I’m a little groggy, having not gotten home until 3 a.m. due to repeated flight delays. And today is a big day–the Juvenile Justice System recommendation for my son will be revealed to us–so I’m a bit distracted. But I wanted to write something about the clergy retreat down in San Antonio.
It was good. So far, not life-changing, but then I haven’t had much time to reflect upon and integrate the experience. I think it’s fair to say that both my theology and my life story were out of the ordinary experience of most of the participants. But no one seemed to have a problem with me or with my crazy ideas. In fact, they asked good questions and listened attentively to the answers. So no problems there.
The structure of the retreat with its practice of praying the hours and instruction about creating a “Rule of Life” was intriguing and I began the process of uncovering, recovering, and discovering the things that really matter to my soul. I’m pretty sure this will take a long time for me.
I’ve built up a bit of defensiveness about “Spiritual Discipline” and need to take the time to work through that, however, I was able to articulate some of the values that are absolutely foundational to my spiritual health: (Are these even values? I don’t know, but they are very important to me…)
- Joy that demands justice and well-being so that it can be shared by all.
- Love that expands in both directions: from within me to the world and from the world to me.
- Integrity and faithfulness that enable trust to increase in practical and mysterious ways.
- Gratitude that acknowledges the abundance of Life’s gifts and makes known the goodness that abides.
- Forgiveness and humility that recognize our common humanity and ultimate reliance on grace.
I haven’t yet really connected those values to specific practices. What are the things I really want to do to nurture my spirit and my connection to Life and Love? These should be things, I think, that I yearn for–not things I think I ought to or should do. They have to be fully mine–springing from desire to be connected with the sacred and holy. I can feel ideas beginning to stir, but they are still mostly unformed. But I will let you know as they take shape.
Praying the hours was good for me, even though the language of the prayers and psalms didn’t really speak to me and was even an obstacle at times, because it kept me in my brain. I just couldn’t quite surrender to it. But I am curious to take the daily prayers and adapt them for a more liberal–even Unitarian Universalist–practice. Because the idea of stopping many times a day to acknowledge something larger than ourselves–God, Love, Life, Mystery–really appeals to me. And it seems to be a rather universal way of creating meaning in our human lives and keeping us humble, which I’m more and more convinced is one really good thing religion can do.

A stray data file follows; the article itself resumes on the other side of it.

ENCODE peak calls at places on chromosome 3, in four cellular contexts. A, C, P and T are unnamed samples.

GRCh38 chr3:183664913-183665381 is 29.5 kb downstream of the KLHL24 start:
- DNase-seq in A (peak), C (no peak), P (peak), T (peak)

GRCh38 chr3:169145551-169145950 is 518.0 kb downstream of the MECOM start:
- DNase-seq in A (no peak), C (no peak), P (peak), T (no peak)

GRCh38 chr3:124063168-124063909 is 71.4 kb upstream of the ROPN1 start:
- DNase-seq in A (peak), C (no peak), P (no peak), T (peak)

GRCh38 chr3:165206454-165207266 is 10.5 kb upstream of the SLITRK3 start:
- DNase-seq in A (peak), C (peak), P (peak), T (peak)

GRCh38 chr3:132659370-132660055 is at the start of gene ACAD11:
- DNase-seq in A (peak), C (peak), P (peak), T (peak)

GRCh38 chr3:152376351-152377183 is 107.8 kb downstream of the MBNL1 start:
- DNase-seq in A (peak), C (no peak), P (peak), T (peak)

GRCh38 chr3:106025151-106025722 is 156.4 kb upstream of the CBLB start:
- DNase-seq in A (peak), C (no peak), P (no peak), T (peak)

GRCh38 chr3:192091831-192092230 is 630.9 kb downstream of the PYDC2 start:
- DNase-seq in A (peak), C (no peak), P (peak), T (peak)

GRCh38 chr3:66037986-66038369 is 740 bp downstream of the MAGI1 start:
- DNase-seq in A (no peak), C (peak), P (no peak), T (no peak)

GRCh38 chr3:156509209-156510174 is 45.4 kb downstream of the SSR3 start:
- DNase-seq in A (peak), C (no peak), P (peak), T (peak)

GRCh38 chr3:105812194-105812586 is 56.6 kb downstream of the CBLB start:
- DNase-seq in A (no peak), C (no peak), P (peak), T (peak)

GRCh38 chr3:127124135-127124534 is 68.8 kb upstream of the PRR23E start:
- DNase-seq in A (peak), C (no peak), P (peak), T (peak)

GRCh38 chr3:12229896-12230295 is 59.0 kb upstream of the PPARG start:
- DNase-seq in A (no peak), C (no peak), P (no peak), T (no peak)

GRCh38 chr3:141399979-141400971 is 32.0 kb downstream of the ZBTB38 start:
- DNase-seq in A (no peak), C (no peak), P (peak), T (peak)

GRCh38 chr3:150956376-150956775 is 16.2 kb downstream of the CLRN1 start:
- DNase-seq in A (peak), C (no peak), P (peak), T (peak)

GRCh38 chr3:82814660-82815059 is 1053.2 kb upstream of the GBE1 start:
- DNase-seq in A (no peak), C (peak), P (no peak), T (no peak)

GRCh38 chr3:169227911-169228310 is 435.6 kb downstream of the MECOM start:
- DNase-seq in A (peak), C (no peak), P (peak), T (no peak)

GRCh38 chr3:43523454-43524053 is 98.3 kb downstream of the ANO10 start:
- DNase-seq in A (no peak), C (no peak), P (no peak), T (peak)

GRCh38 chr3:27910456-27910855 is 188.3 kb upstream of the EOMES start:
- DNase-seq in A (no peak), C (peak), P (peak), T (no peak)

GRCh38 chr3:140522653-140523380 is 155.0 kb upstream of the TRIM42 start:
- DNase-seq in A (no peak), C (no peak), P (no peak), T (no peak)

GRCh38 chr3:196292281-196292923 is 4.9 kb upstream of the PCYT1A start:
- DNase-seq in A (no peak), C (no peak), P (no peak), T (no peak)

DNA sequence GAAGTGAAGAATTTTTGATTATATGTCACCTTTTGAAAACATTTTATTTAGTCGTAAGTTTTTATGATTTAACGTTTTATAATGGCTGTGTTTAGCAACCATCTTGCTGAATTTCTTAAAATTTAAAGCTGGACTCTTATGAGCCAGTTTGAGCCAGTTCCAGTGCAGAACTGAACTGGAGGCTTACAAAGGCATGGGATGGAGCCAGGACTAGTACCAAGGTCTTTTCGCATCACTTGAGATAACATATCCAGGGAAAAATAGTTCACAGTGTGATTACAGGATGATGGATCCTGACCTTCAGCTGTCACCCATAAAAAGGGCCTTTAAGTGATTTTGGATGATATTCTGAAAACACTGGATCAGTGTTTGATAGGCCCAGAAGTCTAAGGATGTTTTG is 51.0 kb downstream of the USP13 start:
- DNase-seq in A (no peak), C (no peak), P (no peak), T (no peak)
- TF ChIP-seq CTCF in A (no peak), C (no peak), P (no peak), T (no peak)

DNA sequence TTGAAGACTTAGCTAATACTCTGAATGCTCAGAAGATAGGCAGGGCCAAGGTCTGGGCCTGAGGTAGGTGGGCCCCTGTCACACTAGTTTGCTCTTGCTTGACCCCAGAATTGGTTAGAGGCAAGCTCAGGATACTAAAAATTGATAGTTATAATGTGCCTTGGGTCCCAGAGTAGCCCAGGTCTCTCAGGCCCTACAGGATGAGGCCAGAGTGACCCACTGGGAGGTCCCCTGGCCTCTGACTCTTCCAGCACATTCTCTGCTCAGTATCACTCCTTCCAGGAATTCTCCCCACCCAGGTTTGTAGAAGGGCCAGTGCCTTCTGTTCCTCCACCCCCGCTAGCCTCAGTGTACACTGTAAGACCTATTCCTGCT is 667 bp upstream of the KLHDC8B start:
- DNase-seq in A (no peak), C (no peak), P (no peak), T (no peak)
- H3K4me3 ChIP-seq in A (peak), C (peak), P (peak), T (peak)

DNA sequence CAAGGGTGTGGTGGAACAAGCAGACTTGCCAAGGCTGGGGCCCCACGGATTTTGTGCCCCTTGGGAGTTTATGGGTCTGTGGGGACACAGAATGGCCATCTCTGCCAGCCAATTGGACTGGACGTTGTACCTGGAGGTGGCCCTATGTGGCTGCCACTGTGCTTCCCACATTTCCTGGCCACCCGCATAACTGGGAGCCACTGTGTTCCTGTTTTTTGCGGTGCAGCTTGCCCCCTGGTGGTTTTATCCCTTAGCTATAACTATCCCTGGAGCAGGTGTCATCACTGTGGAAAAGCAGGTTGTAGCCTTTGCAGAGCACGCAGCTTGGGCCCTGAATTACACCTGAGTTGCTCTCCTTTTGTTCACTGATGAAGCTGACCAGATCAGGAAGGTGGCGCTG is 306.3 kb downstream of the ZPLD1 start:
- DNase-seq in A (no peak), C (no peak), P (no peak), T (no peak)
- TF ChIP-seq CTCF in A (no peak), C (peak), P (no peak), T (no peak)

Our culture tries so hard to teach us that we are the center of the Universe and we should never want for anything. How dare life make us unhappy! How dare we not be able to acquire every single thing we want! How dare there be a moment that doesn’t seek to entertain us! The rule of obedience, chastity, and poverty is essentially a rule to keep us from that sort of entitlement. Under the Fransiscan rule, no one is entitled to anything except an ongoing reminder of God’s presence. One is immediately UN-entitled to being the boss, to controlling one’s sexuality, and to possessing stuff. Or, to push it a bit further, one is not allowed to cling to power of one’s own making. Not power over self, over others, or over stuff. One surrenders to the rule, and by surrendering finds time and space for Spirit.
I think that’s enough for now. Oh, I did want give one specifically Piratical report: Spaceman Spiff is as awesome in person as online. Even moreso, I’d say. And he gives great hugs. And RLP–well, he’s everything I expected. A normal guy. A minister down to his very bones. Funny. Humble. A bit embarrassed by all the fuss. He kept being surprised that I remembered so many details of his essays, and I guess he never knew about the pirate prayer vigil that happened during some hard times. I hope I conveyed a little bit of why he has made a difference to so many of us when I reinterpreted the 1st verse of the Gospel of John:
In the beginning was the story. And the story was with God. And the story was God.
Preacher, you ain’t Jesus, but you are an amazing storyteller and for some of us, that has restored God to us as well as restoring us to God. Thanks for that. It was great to meet you.